The Balancing Act

Thoughts on Protecting Our Environment and Ourselves

As a company based in the western United States, we are in the heart of many conversations about the best way to balance humankind’s need to use natural resources and the conservation of those same resources.  There’s no question that as a society we need things like oil, metals, minerals, wood, pastureland and such to power our economy and provide us with the raw materials we require for the lifestyle we enjoy.

There’s also no question that we need natural resources such as clean drinking water, clean air, and wild places to maintain a balance in our environment. The question then becomes: How do we responsibly and sustainably extract and use the resources we need? 

In an attempt to address this question, we in the United States have passed various environmental laws.  The most important were adopted in the 1960’s and 70’s due to heightened concerns about people’s impact on the environment (due in part to Rachel Carson’s important book Silent Spring) and in 1970, under President Nixon, the United States Environmental Protection Agency was established to consolidate the many different environmental responsibilities of the federal government under one agency.  Some of the important laws enacted during these decades included the Clear Air Act (1963); the Clean Water Act (adopted in 1948 as the Federal Water Pollution Control Act and considerably expanded in 1972); the Endangered Species Act (1973); the National Forest Management Act (1976); the Wilderness Act (1964) and, the Wild & Scenic Rivers Act (1968).

As a company specializing in travel on rivers, and particularly the wild rivers of the American West, the Wild & Scenic Rivers Act is of particular importance to us.  This Act recognizes that free-flowing rivers are a valuable resource in and of themselves and need protection.  In part it was passed in response to the dam-building craze that was taking place in the United States.  Today, there are over 75,000 large dams in the U.S. that impound around 18% of our total river miles.  By contrast, under the Wild & Scenic Rivers Act, less than one quarter of one percent of river miles are protected.  The main protection that the Act affords is the prevention of any future dams on the designated sections of protected rivers.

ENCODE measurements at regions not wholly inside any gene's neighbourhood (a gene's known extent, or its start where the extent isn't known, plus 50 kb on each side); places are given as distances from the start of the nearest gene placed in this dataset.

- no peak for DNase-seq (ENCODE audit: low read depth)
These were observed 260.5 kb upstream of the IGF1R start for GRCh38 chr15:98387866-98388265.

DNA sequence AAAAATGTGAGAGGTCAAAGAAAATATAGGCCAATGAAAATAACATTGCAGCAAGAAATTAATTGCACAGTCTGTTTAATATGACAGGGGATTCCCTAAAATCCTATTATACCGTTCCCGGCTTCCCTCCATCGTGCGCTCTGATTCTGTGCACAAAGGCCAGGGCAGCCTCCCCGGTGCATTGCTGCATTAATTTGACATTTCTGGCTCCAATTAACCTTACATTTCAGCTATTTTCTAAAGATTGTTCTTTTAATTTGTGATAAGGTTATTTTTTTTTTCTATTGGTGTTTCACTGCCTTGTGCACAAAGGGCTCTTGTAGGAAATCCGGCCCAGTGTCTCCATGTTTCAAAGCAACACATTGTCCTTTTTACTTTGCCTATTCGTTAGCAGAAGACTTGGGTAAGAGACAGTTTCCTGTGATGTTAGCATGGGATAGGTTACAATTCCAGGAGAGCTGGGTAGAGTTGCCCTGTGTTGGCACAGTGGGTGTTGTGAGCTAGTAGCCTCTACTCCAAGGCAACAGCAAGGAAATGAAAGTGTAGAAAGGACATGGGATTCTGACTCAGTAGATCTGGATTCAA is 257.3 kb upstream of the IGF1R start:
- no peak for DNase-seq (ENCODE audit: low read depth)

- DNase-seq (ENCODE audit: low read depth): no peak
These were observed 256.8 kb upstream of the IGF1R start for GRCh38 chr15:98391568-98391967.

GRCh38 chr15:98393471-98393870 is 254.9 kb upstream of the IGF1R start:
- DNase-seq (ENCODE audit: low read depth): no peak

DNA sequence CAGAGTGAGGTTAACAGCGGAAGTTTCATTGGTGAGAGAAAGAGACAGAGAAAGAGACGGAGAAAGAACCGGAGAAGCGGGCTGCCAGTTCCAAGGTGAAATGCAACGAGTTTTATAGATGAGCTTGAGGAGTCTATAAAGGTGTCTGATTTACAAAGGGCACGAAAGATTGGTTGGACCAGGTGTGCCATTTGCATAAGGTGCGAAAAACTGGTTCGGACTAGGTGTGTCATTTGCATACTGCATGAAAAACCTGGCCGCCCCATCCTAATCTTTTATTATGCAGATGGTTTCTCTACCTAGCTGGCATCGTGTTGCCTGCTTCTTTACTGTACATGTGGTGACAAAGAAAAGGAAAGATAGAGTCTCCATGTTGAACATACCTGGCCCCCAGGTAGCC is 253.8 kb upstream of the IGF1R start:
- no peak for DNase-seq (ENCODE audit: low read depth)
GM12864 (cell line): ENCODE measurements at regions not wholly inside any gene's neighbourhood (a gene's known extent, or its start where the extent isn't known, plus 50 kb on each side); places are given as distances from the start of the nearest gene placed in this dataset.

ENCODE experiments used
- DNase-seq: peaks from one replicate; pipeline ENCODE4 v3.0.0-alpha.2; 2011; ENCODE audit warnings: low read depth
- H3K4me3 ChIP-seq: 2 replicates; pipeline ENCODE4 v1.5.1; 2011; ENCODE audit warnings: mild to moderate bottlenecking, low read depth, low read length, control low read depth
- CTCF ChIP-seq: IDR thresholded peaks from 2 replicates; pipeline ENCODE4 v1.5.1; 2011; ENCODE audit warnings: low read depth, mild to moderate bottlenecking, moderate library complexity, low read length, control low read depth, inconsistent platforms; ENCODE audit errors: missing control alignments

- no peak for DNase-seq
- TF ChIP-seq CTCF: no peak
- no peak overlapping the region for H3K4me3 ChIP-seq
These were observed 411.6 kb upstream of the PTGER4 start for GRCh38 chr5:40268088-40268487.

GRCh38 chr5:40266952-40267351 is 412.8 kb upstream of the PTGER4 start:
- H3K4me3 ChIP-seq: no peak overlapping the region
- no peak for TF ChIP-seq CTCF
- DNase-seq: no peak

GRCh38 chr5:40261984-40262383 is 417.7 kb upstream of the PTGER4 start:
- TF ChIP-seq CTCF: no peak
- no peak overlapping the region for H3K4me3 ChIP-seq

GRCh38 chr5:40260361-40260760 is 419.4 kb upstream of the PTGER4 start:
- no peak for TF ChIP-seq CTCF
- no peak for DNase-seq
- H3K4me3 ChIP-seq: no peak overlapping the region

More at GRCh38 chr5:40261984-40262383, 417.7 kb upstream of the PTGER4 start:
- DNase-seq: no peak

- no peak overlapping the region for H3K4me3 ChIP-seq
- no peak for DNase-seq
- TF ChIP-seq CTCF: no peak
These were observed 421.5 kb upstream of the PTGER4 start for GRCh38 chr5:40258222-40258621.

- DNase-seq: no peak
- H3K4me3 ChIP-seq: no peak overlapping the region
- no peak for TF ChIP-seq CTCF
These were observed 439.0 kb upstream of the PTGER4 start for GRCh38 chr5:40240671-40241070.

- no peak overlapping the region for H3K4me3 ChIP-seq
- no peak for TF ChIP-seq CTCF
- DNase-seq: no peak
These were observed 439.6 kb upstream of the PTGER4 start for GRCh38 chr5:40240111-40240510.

We are fortunate that many of the 12,754 miles of 209 protected rivers in 40 states are concentrated in the U.S. West.  Many of the rivers we run are protected under the Act including one of the originally designated rivers from 1968, the Clearwater and its tributaries the Lochsa and Selway.  Other rivers we run that are protected include Idaho’s: Middle Fork of the Salmon; Snake in Hells Canyon; Bruneau; Owyhee; St. Joe; Montana’s Upper Missouri; and Oregon’s Rogue and Grande Ronde.

Watch our video celebrating the 50th Anniversary of the Wild & Scenic Rivers Act.

Since our beginning in 1979, our mission at ROW Adventures has been “Sharing Nature – Enriching Lives” and this mission continues to inspire us.  We hope that by taking our guests into wild river canyons, we will help them better understand the value and importance of these national treasures.  By sharing our knowledge of and passion for these places, and letting the rivers themselves work their magic, we also hope to build more advocates for the protection of these rivers, and rivers in general.  This hope is central to our purpose.

As a company, we are active in supporting various river conservation organizations. We provide financial support to a number of organizations and also give our time by participating in local conservation efforts.  Setting an example, ROW Founder Peter Grubb served 14 years on the Board of Idaho Rivers United; 13 years on the Board of the Idaho Outfitters and Guides Association; and three years on the Board of Spokane’s Center for Justice, which is home to the Spokane RiverKeeper.  We sponsor a couple of our local Wild & Scenic Rivers film festivals, other conservation group charity events and, stay active and informed on various conservation issues.  Learn more here.

We also encourage our guests to become informed and participate.  One way we do this is through our River Preservation pass-through donation program.  This allows our guests to donate between $1 and $2 per day of their river trip with us.  Each year we raise around $4000-$5000 through this program.  This money is then donated to river conservation organizations that are focused on the river you floated with us.  To see a complete list and learn more about these organizations, please visit this page.

We are very concerned about the future of Idaho’s wild salmon and steelhead.  These amazing fish travel from Idaho’s river to the ocean where they live for 3-4 years.  Their migration back to the headwater rivers where they were born is the longest anadromous fish migration in the world. From the Pacific to the headwaters of the Salmon river is around 900 miles! To learn more about this issue, please go to this page.  

To learn more about our efforts to operate our company in a responsible and sustainable manner, and learn more about what you can do, please visit this page.